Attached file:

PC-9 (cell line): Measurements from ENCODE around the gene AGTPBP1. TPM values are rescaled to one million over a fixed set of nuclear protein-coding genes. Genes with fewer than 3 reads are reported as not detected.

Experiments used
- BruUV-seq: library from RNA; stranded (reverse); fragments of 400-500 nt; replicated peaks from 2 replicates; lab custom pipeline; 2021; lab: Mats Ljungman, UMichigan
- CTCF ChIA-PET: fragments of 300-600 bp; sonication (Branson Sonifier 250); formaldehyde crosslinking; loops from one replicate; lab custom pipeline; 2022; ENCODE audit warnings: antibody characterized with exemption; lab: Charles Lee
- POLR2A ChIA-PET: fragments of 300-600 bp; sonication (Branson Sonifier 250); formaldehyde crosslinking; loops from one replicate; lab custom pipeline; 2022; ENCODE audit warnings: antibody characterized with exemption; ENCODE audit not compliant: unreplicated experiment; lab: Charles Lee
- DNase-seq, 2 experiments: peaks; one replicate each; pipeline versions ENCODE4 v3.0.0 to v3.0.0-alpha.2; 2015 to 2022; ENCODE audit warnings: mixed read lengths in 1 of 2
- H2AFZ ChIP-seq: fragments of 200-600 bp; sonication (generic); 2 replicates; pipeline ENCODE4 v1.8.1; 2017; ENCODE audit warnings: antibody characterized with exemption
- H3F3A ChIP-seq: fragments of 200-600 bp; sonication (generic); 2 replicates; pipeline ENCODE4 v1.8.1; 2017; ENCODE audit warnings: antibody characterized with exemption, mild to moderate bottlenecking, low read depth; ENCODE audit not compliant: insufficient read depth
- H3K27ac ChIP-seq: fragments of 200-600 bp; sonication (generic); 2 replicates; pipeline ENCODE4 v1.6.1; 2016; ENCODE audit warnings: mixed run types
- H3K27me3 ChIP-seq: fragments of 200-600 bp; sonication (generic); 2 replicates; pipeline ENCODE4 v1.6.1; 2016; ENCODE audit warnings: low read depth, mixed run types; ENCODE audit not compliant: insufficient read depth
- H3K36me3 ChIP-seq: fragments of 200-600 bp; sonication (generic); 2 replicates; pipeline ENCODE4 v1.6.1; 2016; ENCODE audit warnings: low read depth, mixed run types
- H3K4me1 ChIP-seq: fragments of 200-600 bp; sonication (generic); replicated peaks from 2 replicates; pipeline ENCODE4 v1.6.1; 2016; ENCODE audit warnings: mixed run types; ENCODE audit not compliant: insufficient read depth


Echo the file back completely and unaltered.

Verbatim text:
PC-9 (cell line): Measurements from ENCODE around the gene AGTPBP1. TPM values are rescaled to one million over a fixed set of nuclear protein-coding genes. Genes with fewer than 3 reads are reported as not detected.

Experiments used
- BruUV-seq: library from RNA; stranded (reverse); fragments of 400-500 nt; replicated peaks from 2 replicates; lab custom pipeline; 2021; lab: Mats Ljungman, UMichigan
- CTCF ChIA-PET: fragments of 300-600 bp; sonication (Branson Sonifier 250); formaldehyde crosslinking; loops from one replicate; lab custom pipeline; 2022; ENCODE audit warnings: antibody characterized with exemption; lab: Charles Lee
- POLR2A ChIA-PET: fragments of 300-600 bp; sonication (Branson Sonifier 250); formaldehyde crosslinking; loops from one replicate; lab custom pipeline; 2022; ENCODE audit warnings: antibody characterized with exemption; ENCODE audit not compliant: unreplicated experiment; lab: Charles Lee
- DNase-seq, 2 experiments: peaks; one replicate each; pipeline versions ENCODE4 v3.0.0 to v3.0.0-alpha.2; 2015 to 2022; ENCODE audit warnings: mixed read lengths in 1 of 2
- H2AFZ ChIP-seq: fragments of 200-600 bp; sonication (generic); 2 replicates; pipeline ENCODE4 v1.8.1; 2017; ENCODE audit warnings: antibody characterized with exemption
- H3F3A ChIP-seq: fragments of 200-600 bp; sonication (generic); 2 replicates; pipeline ENCODE4 v1.8.1; 2017; ENCODE audit warnings: antibody characterized with exemption, mild to moderate bottlenecking, low read depth; ENCODE audit not compliant: insufficient read depth
- H3K27ac ChIP-seq: fragments of 200-600 bp; sonication (generic); 2 replicates; pipeline ENCODE4 v1.6.1; 2016; ENCODE audit warnings: mixed run types
- H3K27me3 ChIP-seq: fragments of 200-600 bp; sonication (generic); 2 replicates; pipeline ENCODE4 v1.6.1; 2016; ENCODE audit warnings: low read depth, mixed run types; ENCODE audit not compliant: insufficient read depth
- H3K36me3 ChIP-seq: fragments of 200-600 bp; sonication (generic); 2 replicates; pipeline ENCODE4 v1.6.1; 2016; ENCODE audit warnings: low read depth, mixed run types
- H3K4me1 ChIP-seq: fragments of 200-600 bp; sonication (generic); replicated peaks from 2 replicates; pipeline ENCODE4 v1.6.1; 2016; ENCODE audit warnings: mixed run types; ENCODE audit not compliant: insufficient read depth